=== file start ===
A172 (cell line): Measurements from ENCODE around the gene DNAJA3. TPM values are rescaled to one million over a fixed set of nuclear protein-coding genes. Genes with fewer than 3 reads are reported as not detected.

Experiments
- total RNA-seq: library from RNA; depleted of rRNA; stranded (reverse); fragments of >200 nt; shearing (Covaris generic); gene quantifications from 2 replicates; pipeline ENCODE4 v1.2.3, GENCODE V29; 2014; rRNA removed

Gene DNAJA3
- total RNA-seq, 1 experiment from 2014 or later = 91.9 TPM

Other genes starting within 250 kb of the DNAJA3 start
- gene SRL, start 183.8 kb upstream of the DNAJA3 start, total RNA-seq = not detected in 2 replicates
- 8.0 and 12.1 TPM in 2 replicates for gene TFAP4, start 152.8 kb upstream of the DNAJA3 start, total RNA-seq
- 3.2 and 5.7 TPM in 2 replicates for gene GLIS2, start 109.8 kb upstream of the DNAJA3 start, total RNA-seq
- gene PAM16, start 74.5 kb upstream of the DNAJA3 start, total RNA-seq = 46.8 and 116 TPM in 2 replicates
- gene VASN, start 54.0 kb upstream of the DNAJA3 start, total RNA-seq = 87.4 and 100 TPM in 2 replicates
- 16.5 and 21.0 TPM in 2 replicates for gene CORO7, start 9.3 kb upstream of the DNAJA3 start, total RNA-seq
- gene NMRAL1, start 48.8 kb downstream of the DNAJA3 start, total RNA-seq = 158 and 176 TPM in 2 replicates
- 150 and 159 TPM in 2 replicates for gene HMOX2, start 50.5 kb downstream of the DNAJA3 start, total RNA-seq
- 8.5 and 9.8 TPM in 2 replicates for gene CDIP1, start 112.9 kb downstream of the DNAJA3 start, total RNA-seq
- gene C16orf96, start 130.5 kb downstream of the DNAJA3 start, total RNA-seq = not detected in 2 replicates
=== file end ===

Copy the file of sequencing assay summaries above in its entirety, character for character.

A172 (cell line): Measurements from ENCODE around the gene DNAJA3. TPM values are rescaled to one million over a fixed set of nuclear protein-coding genes. Genes with fewer than 3 reads are reported as not detected.

Experiments
- total RNA-seq: library from RNA; depleted of rRNA; stranded (reverse); fragments of >200 nt; shearing (Covaris generic); gene quantifications from 2 replicates; pipeline ENCODE4 v1.2.3, GENCODE V29; 2014; rRNA removed

Gene DNAJA3
- total RNA-seq, 1 experiment from 2014 or later = 91.9 TPM

Other genes starting within 250 kb of the DNAJA3 start
- gene SRL, start 183.8 kb upstream of the DNAJA3 start, total RNA-seq = not detected in 2 replicates
- 8.0 and 12.1 TPM in 2 replicates for gene TFAP4, start 152.8 kb upstream of the DNAJA3 start, total RNA-seq
- 3.2 and 5.7 TPM in 2 replicates for gene GLIS2, start 109.8 kb upstream of the DNAJA3 start, total RNA-seq
- gene PAM16, start 74.5 kb upstream of the DNAJA3 start, total RNA-seq = 46.8 and 116 TPM in 2 replicates
- gene VASN, start 54.0 kb upstream of the DNAJA3 start, total RNA-seq = 87.4 and 100 TPM in 2 replicates
- 16.5 and 21.0 TPM in 2 replicates for gene CORO7, start 9.3 kb upstream of the DNAJA3 start, total RNA-seq
- gene NMRAL1, start 48.8 kb downstream of the DNAJA3 start, total RNA-seq = 158 and 176 TPM in 2 replicates
- 150 and 159 TPM in 2 replicates for gene HMOX2, start 50.5 kb downstream of the DNAJA3 start, total RNA-seq
- 8.5 and 9.8 TPM in 2 replicates for gene CDIP1, start 112.9 kb downstream of the DNAJA3 start, total RNA-seq
- gene C16orf96, start 130.5 kb downstream of the DNAJA3 start, total RNA-seq = not detected in 2 replicates